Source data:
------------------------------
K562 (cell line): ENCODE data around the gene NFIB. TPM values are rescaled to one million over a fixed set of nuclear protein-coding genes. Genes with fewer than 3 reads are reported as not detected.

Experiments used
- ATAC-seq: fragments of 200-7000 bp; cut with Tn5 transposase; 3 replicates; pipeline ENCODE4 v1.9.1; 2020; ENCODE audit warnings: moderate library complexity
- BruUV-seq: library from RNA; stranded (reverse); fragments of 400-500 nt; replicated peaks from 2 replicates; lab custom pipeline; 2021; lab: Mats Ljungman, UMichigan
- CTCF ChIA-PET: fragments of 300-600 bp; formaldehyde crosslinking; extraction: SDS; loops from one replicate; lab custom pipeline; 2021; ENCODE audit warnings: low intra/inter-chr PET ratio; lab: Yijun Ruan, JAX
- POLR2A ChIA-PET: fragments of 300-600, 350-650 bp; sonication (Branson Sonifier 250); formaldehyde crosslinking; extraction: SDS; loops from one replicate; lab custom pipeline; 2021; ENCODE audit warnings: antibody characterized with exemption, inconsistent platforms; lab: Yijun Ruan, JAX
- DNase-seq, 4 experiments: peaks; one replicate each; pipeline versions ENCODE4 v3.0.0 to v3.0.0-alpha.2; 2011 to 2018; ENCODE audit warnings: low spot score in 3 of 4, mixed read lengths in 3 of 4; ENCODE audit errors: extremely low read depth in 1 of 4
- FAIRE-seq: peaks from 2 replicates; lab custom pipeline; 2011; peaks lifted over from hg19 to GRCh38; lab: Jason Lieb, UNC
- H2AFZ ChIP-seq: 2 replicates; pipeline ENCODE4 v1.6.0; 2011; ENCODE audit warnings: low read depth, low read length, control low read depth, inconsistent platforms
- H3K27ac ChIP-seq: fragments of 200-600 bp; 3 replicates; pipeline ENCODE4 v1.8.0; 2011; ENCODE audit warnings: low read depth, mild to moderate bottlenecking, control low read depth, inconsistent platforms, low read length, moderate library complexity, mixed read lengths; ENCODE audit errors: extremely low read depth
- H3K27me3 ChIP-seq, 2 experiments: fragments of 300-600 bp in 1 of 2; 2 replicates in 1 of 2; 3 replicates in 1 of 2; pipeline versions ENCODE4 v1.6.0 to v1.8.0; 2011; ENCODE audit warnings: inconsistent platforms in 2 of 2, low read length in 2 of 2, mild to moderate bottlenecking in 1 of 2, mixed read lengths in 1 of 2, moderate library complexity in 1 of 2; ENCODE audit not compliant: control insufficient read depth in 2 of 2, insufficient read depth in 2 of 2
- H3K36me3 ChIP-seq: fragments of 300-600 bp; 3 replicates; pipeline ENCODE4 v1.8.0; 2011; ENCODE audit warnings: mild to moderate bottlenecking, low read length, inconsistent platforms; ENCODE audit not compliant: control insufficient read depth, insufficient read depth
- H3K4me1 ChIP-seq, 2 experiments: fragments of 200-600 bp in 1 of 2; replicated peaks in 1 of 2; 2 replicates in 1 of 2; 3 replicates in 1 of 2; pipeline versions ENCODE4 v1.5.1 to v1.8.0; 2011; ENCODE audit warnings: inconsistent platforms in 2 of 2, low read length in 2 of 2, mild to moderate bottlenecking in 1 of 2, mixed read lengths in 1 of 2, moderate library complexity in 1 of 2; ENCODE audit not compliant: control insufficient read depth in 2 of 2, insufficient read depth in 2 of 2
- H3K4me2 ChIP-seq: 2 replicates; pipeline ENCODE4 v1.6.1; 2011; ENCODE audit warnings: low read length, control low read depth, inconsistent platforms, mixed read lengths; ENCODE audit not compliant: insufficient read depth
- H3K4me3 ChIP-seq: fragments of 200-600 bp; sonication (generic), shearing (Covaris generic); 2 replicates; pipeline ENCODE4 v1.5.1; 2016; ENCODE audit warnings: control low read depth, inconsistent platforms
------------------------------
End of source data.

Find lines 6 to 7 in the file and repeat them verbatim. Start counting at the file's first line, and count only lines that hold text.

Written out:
- POLR2A ChIA-PET: fragments of 300-600, 350-650 bp; sonication (Branson Sonifier 250); formaldehyde crosslinking; extraction: SDS; loops from one replicate; lab custom pipeline; 2021; ENCODE audit warnings: antibody characterized with exemption, inconsistent platforms; lab: Yijun Ruan, JAX
- DNase-seq, 4 experiments: peaks; one replicate each; pipeline versions ENCODE4 v3.0.0 to v3.0.0-alpha.2; 2011 to 2018; ENCODE audit warnings: low spot score in 3 of 4, mixed read lengths in 3 of 4; ENCODE audit errors: extremely low read depth in 1 of 4